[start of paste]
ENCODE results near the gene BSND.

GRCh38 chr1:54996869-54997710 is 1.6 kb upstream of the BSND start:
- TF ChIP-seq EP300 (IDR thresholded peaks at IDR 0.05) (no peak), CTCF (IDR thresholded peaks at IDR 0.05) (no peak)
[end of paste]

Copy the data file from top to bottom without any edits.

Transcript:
ENCODE results near the gene BSND.

GRCh38 chr1:54996869-54997710 is 1.6 kb upstream of the BSND start:
- TF ChIP-seq EP300 (IDR thresholded peaks at IDR 0.05) (no peak), CTCF (IDR thresholded peaks at IDR 0.05) (no peak)